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Old December 26, 2010, 08:50 PM   #1
psycho nut
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Got a 1851 Colt Navy for Christmas and I have some questions.

Well, I received a a 1851 Colt Navy for Christmas and I'm loving it. They really don't make them like they used to.

I am mostly wondering how best to clean it and what I should fire out of it. It came in a kit with some balls, powder container, grain measurer (or whatever it's called), a cleaning kit, some lube, and solvent. I went today and purchased a 1 lbs can of fffg and some no. 11 primers.

I know that they need to be cleaned well after use, but I'm not sure what the best way to do it would be.

Also, the manual says 12-15 grains of powder per round. Is this a lot? A little? Just right?

I am brand new to this and would greatly appreciate any help and advise.
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Old December 26, 2010, 09:52 PM   #2
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Congratulations on your gift. It will give you many hours of enjoyment.

For a good one-stop primer on loading, shooting and cleaning your revolver read the sticky thread at the top of this forum entitled "So you want a cap and ball revolver?."
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Old December 30, 2010, 01:13 AM   #3
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There are a lot of threads like this recent one below. I did an advanced search for "cleaning" and specified the black powder forum.

http://thefiringline.com/forums/show...light=cleaning
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Old December 30, 2010, 11:00 AM   #4
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Quote:
Also, the manual says 12-15 grains of powder per round. Is this a lot? A little? Just right?
That's a very light load. General rule of thumb is to start with one half the caliber size. A .36 would start at 18grs. Generally the .36's like 18-24grs. Try different loads and find the one your particular revolver likes. You can't over load a cap and ball revolver, not enough room in the chamber. Hotter loads do have an adverse effect on accuracy.
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Old December 30, 2010, 01:13 PM   #5
crgator
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Actually, I think you can over load; if you've got a brass frame. I've got a brass frame 1851, and I'm using about 20 gr. I think the steel frame will start off with a good deal more.

Accuracy seems fine with the load I'm shooting, and will probably stay at that. Eventually, I'll probably get the steel, then increase the powder and see.

Being that mine is for target shooting, so long as the accuracy is decent, I'll go with as light a load as possible. No need to use more powder than needed.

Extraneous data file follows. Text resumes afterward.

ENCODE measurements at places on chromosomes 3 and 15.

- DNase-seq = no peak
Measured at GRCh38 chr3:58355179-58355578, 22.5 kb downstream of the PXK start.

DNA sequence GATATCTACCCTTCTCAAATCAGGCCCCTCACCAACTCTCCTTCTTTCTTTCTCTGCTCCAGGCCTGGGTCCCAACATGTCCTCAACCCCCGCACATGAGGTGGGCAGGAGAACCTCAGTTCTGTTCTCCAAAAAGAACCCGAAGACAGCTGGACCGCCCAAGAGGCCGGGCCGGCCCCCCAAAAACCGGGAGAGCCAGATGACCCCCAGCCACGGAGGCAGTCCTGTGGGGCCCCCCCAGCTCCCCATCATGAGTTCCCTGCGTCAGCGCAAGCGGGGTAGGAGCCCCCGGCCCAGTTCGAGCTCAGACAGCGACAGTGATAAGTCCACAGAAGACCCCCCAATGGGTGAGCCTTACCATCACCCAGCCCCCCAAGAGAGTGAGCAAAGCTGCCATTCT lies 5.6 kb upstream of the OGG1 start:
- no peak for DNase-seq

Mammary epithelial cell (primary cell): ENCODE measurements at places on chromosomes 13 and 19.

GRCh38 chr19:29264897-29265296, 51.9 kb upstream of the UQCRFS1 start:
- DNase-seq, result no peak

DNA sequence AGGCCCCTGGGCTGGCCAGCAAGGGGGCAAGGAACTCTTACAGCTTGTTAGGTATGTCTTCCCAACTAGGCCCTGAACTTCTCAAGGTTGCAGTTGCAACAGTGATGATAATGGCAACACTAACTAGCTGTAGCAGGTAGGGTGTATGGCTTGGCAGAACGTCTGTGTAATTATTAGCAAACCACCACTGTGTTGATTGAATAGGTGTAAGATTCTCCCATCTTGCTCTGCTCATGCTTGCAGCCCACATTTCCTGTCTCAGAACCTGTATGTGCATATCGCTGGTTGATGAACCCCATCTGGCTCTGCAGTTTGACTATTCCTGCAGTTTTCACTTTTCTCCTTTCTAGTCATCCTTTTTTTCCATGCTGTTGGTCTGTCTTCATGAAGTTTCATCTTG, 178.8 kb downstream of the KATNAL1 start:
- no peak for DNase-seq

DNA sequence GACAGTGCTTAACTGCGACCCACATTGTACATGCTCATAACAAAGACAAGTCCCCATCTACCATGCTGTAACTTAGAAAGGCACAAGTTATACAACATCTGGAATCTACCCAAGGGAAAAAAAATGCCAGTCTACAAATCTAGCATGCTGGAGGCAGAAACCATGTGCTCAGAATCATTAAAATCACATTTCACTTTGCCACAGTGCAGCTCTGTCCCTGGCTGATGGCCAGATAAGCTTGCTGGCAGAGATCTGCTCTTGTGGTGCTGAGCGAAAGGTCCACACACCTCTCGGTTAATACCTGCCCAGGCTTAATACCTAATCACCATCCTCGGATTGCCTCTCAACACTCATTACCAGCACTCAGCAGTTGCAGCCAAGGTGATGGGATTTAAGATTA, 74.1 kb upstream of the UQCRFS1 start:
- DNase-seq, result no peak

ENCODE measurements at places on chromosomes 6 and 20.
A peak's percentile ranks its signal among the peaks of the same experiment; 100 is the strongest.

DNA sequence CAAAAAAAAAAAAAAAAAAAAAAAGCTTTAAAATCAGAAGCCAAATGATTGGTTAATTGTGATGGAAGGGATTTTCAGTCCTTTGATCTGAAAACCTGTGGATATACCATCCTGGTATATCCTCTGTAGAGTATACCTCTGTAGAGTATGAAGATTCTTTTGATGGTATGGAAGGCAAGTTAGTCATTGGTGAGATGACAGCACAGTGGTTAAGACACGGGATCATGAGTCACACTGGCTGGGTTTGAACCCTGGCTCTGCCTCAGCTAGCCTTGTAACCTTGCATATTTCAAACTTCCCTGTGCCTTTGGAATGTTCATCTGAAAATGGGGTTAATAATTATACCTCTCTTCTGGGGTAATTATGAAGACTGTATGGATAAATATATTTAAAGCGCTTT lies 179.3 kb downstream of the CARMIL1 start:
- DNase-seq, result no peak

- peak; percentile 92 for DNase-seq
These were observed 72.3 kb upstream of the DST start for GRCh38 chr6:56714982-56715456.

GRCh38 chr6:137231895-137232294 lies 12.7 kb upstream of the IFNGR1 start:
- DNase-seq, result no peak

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Old December 30, 2010, 01:17 PM   #6
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You can not overload even a brass frame. What you can do is beat it with a 'heavy' load, but it isn't going to blowup. A blowup from too much powder would be an overload. That is the reason these replica guns are proof tested.
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Old December 31, 2010, 10:10 AM   #7
madcratebuilder
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Quote:
Actually, I think you can over load; if you've got a brass frame. I've got a brass frame 1851, and I'm using about 20 gr. I think the steel frame will start off with a good deal more.
Obviously a full chamber well peen the recoil shield on a brasser but that is undue wear and tear, the cylinder well not be damaged.

You do bring up a good point, shoot reduced loads in a brass frame revolver. The half caliber size would be a maximum load for me and my brassers.
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Old January 6, 2011, 05:23 PM   #8
psycho nut
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I actually did read the sticky before I posted. It was a great overview but I was wondering more about specific products and what not.

I ended up just kinda winging it. I started out firing 15 gr. and than moved up to 20, and giving it a good work over with solvent and soapy water to clean it.
I have thought about buying some of those pyrex pellets, cause measuring out powder while trying to shoot when it 6 degrees out sucks.

Pretty sweet so far though.
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Old January 6, 2011, 08:16 PM   #9
joe sixgun
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Not sure that pellets is the way to go. You should really stick with the loose powder. Sometimes to speed up the process I will fill some empty 38 special brass with powder so I can just pour it in without measuring each time. Just pre fill the empty brass and cover with a small piece of tape for transportation. .38 special brass makes a good measure for a brass frame '51 revolver.
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Old January 6, 2011, 08:32 PM   #10
psycho nut
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That's actually what I was JUST thinking of doing. I was trying to think of something to put it in. I unfortunately don't have a .38.
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Old January 7, 2011, 07:33 AM   #11
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Pellets are convenient but you will get inconsistent results.

A better solution might be quick loader tubes:
http://www.dixiegunworks.com/product...oducts_id=7713

Of course, now you don't have an excuse for buying a .38...
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